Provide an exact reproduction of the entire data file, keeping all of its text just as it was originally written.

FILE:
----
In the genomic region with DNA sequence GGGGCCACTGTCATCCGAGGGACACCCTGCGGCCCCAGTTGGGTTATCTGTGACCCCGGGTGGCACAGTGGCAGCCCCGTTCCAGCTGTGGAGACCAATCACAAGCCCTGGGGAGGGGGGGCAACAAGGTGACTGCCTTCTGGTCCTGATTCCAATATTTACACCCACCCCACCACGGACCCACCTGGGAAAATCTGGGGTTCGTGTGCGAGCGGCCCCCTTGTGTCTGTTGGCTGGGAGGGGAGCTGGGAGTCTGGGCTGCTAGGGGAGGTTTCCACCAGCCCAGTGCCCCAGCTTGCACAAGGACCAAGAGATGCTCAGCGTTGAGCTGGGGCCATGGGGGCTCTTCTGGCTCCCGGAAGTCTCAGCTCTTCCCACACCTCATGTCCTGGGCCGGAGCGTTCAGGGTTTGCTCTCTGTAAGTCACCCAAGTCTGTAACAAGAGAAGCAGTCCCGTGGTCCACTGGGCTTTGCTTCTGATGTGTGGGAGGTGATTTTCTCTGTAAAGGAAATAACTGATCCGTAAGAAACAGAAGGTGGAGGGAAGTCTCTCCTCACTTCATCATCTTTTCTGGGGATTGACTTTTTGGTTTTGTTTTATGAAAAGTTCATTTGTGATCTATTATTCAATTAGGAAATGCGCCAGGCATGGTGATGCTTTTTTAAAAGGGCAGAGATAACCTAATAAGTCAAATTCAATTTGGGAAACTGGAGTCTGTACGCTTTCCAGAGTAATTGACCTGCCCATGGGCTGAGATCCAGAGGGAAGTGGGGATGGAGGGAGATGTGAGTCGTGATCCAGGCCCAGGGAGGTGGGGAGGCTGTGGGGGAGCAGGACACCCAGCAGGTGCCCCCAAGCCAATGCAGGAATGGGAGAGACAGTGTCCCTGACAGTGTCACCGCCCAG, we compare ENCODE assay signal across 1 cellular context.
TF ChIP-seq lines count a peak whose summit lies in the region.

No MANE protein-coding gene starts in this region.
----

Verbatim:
In the genomic region with DNA sequence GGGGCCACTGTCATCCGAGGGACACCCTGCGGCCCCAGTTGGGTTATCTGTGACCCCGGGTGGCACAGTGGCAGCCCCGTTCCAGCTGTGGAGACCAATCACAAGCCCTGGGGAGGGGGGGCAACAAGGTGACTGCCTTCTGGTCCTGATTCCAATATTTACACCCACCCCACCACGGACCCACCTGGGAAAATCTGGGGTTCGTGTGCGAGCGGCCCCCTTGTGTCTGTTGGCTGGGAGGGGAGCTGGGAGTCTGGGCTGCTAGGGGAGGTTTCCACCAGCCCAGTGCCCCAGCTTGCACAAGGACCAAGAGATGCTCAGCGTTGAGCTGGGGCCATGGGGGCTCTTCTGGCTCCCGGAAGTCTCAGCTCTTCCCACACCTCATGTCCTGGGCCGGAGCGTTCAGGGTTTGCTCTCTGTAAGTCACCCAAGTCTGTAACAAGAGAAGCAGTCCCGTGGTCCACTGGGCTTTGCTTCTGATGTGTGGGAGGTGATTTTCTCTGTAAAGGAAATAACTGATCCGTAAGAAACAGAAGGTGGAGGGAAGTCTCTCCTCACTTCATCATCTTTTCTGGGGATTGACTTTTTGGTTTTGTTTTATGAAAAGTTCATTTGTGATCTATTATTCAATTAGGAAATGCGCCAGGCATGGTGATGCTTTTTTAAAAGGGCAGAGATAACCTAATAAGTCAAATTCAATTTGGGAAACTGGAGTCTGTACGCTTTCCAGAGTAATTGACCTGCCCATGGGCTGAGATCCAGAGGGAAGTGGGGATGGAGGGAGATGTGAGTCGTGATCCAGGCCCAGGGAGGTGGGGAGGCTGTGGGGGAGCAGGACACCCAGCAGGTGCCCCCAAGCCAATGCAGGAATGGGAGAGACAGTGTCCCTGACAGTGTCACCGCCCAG, we compare ENCODE assay signal across 1 cellular context.
TF ChIP-seq lines count a peak whose summit lies in the region.

No MANE protein-coding gene starts in this region.